A Note from RAIN’s Executive Director re: Security in Niger & RAIN’s Continued Commitment to our Mission

Dear Friends and Supporters,

As you may be aware, the security and stability of Niger, particularly in the western region of the country, have been deteriorating in recent months. We are keeping a very close watch on conditions, and while no final decisions have been made, the circumstances have impacted RAIN’s work in the Tillaberry Region.

Our commitment to providing education and opportunity to rural and nomadic peoples remains undiminished yet our highest priority must be the safety and wellbeing of our partner communities and RAIN colleagues. You are a valued supporter of RAIN, and I wish to provide you with a brief summary of conditions. In the coming weeks, I will follow-up to lay out in more detail RAIN’s plans to adapt to these shifting conditions.

  • While a tenuous security situation is not new to Niger, previously the country was fortunate that the bulk of the threat was contained at or near the country’s borders. International security experts often refer to Niger as “a good neighbor in a bad neighborhood.” Unfortunately, Niger is now experiencing greater impact within its borders.
  • As al-Qaeda, ISIS, and Boko Harem have been defeated elsewhere, their presence in the Sahel has grown. These groups exploit local tensions while inflicting violence on populations that resist. Recently, attacks within Niger have increased in frequency and severity, and many schools have been closed.
  • France leads “Operation Barkhane,” an anti-insurgent operation in the Sahel, and operates in conjunction with the G5 Sahel, a joint regional counterterrorism force including forces from Burkina Faso, Mali, Niger, Chad, and Mauritania.
  • The U.S. has about 800 service members and a large drone base in Niger. The U.S. works with Niger to provide training, logistics, radio, and other security and intelligence support. U.S. forces also support intelligence collection for France and other allies. There are mixed signals from Washington D.C. regarding continued U.S. commitment to a security partnership in West Africa.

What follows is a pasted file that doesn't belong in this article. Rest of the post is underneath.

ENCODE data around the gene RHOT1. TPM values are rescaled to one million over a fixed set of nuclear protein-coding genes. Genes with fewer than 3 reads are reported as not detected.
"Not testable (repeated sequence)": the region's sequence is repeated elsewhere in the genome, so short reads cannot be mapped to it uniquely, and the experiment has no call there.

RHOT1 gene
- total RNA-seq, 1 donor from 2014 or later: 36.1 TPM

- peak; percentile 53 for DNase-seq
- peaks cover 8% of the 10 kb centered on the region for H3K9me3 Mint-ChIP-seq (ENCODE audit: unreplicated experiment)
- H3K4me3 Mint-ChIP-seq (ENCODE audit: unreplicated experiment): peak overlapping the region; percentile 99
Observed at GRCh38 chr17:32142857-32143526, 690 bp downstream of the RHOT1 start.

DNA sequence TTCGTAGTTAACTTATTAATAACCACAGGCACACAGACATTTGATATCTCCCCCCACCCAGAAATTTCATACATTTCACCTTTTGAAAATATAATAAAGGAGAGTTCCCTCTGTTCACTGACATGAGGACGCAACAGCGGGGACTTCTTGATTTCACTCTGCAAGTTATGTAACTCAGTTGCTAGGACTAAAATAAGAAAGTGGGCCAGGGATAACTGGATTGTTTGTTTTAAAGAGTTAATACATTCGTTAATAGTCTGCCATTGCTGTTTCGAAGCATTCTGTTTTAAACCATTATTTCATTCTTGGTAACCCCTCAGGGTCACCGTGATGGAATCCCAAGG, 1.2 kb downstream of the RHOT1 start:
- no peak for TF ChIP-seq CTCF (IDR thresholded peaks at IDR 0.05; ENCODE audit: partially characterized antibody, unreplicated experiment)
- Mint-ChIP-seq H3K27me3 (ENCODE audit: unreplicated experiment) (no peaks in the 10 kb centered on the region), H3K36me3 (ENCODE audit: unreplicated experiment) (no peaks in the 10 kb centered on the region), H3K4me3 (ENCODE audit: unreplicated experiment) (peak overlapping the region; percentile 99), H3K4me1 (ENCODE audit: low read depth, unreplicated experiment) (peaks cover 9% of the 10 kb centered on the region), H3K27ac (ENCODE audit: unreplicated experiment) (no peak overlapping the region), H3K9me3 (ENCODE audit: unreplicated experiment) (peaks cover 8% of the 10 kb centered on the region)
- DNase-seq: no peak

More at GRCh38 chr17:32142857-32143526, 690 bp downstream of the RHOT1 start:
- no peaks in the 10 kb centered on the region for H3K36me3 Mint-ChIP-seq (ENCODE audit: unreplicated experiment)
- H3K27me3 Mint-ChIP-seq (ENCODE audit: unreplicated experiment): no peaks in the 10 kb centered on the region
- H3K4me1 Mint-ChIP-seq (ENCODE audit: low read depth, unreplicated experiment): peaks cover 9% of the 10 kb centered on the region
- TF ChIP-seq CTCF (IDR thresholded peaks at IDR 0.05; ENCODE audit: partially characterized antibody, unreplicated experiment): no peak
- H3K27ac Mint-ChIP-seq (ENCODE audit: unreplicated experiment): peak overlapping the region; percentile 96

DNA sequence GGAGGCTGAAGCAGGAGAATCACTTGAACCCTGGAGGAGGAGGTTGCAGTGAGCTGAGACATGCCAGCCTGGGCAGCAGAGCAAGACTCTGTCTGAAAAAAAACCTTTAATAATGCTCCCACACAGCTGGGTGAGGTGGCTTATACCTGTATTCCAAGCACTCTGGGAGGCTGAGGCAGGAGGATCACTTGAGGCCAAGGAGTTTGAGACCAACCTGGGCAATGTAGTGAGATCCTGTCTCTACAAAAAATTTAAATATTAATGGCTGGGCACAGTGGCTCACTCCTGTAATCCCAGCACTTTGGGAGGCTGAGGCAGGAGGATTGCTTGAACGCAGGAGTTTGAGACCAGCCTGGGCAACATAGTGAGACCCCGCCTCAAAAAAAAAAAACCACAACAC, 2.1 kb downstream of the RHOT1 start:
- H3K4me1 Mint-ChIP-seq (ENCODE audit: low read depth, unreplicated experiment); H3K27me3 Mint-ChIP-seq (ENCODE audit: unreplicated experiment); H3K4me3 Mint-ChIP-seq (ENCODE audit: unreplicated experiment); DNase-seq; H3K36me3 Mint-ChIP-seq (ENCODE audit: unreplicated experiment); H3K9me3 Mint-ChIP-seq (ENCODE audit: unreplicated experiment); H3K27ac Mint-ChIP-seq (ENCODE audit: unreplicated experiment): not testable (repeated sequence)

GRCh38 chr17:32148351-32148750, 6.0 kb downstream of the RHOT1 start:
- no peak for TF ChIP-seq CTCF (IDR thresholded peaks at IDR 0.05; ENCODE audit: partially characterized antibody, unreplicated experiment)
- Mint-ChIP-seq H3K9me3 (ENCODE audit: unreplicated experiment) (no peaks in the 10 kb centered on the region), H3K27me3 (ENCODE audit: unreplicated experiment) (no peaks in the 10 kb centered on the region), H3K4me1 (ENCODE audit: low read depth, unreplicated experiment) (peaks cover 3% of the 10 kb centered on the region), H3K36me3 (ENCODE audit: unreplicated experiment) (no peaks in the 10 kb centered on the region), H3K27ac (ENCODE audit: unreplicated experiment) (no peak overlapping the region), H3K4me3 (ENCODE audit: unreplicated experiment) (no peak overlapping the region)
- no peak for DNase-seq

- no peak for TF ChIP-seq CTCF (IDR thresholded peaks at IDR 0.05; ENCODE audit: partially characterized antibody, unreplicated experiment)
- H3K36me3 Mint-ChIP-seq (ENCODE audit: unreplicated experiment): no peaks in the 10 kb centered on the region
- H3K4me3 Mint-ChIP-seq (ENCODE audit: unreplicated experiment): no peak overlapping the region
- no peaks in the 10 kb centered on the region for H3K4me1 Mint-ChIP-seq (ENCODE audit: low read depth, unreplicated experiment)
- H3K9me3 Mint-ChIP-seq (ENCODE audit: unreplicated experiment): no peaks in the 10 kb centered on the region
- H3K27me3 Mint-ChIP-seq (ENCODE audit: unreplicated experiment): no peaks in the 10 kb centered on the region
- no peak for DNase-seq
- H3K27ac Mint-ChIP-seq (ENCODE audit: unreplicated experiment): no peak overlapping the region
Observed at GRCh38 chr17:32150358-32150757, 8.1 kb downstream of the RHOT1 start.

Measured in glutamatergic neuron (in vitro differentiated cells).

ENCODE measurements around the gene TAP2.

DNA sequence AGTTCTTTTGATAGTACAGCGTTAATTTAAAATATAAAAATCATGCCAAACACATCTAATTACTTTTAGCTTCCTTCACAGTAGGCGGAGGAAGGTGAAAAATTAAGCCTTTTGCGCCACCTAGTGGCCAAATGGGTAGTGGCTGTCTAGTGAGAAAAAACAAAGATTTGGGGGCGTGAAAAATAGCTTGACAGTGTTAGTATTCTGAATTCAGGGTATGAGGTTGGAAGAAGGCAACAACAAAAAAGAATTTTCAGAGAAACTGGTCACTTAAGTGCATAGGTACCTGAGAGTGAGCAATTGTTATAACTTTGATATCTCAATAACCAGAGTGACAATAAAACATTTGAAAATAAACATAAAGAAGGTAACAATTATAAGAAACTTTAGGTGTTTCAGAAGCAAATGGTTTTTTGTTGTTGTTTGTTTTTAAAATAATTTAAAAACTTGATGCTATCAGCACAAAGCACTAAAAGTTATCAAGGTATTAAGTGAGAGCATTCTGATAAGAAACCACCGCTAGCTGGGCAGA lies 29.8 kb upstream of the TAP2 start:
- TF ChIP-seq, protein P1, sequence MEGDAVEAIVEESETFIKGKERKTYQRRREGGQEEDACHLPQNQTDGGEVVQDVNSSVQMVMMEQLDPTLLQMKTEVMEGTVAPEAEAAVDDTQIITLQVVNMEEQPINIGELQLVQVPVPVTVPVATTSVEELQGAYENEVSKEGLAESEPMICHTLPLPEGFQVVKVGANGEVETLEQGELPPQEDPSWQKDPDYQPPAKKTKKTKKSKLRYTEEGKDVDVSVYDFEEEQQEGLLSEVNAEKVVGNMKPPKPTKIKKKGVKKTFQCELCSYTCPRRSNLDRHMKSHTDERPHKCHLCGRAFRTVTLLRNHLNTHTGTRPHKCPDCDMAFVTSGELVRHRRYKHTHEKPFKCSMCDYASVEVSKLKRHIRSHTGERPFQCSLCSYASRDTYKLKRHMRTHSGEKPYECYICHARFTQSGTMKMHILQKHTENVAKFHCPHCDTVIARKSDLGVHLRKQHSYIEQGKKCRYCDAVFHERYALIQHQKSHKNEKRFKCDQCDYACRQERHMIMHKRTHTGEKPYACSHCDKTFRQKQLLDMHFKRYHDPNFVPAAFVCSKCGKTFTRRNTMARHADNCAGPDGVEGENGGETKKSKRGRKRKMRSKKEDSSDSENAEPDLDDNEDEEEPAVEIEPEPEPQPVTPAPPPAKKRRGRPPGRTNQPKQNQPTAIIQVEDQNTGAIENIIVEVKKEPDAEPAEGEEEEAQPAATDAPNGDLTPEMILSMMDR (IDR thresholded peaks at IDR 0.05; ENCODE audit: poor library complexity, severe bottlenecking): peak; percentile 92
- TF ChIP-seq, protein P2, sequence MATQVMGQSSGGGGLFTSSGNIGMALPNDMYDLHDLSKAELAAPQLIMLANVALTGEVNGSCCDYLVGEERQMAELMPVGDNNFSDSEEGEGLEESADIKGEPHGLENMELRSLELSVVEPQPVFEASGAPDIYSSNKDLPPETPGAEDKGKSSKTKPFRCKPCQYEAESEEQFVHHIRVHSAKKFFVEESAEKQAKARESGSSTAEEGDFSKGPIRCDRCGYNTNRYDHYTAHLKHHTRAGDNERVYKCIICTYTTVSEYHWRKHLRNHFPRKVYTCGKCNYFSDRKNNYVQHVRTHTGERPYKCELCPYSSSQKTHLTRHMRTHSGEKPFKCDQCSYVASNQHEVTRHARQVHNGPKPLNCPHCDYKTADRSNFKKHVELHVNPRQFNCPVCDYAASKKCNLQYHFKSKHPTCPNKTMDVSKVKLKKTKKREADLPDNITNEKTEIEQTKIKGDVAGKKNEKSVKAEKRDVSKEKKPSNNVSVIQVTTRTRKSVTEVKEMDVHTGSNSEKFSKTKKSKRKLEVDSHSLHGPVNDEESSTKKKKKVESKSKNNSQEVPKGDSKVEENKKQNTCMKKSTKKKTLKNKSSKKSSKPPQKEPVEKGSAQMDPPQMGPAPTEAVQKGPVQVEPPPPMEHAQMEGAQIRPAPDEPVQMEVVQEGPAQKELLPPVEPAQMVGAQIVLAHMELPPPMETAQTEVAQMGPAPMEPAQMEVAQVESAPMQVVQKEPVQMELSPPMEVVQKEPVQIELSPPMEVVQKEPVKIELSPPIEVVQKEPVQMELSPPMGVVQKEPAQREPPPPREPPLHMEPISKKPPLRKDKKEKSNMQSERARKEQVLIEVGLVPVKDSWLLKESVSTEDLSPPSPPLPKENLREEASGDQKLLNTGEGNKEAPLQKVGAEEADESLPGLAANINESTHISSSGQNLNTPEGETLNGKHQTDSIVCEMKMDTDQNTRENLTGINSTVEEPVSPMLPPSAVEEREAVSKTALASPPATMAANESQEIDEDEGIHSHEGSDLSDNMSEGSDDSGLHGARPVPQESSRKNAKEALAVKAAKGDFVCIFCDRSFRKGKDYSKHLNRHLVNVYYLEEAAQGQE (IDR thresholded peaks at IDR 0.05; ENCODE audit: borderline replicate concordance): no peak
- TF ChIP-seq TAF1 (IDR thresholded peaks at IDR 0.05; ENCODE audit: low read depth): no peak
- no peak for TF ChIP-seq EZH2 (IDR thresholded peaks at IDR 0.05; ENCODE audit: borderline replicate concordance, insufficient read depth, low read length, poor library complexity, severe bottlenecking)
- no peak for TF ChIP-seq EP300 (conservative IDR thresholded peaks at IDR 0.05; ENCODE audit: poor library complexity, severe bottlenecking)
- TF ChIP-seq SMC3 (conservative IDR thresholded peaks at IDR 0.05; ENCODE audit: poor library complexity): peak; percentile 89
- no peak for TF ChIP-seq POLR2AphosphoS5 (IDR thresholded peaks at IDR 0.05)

RAIN staff and board members have been quick to identify and assess these shifting dynamics. Fortunately, RAIN’s local staff enjoys a broad network that keeps us up-to-date as the landscape changes. It is critically important to be vigilant and responsive to the reality “on the ground” in order to make informed decisions that continue to support our mission of education and opportunity, make effective use of our resources to deliver on our programs, and keep our staff — and the communities they serve — safe.

We continue to monitor the situation closely, and are in regular contact with international security professionals and our fellow NGO colleagues to determine the best next steps.

Please know that we remain firmly committed to RAIN’s mission and remain confident in our continued ability to serve rural and nomadic communities across Niger. As we engage in the vital, ongoing work of RAIN, we will keep you apprised of the situation and let you know how we will adapt to changing conditions.

If you have any questions or concerns, please feel free to reach out to me directly at 603-371-0676 or katherine@rain4sahara.org.

With gratitude for your continued support,
Katherine Kolios
Executive Director of Rain for the Sahel and Sahara